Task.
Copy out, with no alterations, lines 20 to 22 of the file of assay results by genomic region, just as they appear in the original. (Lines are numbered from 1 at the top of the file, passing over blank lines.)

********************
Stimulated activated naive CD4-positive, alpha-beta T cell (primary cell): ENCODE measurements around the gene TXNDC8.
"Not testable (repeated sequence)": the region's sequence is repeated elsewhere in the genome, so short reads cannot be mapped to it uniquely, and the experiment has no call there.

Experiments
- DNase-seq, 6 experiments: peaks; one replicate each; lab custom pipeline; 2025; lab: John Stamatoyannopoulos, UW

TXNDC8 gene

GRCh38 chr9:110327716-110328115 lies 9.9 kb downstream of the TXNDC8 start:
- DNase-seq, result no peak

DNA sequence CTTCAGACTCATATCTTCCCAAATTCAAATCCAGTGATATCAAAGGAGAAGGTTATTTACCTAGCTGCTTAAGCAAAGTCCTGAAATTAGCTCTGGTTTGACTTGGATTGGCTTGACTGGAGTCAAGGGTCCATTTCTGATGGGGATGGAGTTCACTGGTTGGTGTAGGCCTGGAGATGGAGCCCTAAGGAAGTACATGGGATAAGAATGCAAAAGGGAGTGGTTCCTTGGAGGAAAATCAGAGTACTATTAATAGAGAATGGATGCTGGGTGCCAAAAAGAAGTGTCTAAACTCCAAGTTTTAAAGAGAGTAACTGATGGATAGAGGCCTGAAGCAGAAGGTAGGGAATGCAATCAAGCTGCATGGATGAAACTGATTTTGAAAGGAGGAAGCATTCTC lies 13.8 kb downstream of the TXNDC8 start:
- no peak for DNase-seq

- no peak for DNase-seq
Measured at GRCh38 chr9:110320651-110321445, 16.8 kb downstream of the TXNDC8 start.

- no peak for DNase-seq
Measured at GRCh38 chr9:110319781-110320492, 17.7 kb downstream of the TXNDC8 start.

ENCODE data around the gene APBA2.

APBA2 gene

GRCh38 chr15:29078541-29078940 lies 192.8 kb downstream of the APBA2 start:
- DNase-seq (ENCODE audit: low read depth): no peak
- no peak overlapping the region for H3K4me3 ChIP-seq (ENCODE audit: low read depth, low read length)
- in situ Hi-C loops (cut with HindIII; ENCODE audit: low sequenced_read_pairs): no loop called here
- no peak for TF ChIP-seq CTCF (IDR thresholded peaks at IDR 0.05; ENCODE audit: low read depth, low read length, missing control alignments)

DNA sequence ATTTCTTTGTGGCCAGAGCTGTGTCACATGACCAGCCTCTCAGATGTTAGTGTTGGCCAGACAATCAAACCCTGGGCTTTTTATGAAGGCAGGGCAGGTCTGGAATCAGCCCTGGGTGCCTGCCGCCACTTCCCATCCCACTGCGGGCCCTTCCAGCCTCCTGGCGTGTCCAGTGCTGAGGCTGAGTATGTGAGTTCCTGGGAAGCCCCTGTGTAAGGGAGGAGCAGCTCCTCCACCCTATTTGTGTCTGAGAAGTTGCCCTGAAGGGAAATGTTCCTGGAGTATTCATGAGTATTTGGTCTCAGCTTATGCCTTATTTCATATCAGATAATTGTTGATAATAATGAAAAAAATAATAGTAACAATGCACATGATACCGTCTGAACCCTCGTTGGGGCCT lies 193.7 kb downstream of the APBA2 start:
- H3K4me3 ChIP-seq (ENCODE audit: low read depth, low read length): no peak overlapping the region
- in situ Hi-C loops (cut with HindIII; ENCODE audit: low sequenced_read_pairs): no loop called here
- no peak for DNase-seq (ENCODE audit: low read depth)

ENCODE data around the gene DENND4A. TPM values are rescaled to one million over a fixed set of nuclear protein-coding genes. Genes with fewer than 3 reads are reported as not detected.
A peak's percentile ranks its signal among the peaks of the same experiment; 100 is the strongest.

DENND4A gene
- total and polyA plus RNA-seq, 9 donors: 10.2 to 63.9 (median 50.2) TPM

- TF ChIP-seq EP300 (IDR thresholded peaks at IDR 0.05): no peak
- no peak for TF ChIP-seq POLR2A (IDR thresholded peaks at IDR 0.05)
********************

- no peak for TF ChIP-seq CTCF (IDR thresholded peaks at IDR 0.05; ENCODE audit: low read depth, low read length, missing control alignments)

DNA sequence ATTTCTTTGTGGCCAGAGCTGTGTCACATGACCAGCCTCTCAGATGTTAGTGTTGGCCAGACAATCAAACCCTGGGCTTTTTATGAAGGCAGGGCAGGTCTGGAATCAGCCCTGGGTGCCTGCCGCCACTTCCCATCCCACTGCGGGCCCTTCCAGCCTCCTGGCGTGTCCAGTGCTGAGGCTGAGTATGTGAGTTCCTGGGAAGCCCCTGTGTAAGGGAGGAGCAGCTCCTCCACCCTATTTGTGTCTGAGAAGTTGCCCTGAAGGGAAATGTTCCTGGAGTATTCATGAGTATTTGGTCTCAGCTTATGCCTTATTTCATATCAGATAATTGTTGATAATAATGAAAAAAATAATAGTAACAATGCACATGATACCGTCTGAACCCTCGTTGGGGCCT lies 193.7 kb downstream of the APBA2 start:
- H3K4me3 ChIP-seq (ENCODE audit: low read depth, low read length): no peak overlapping the region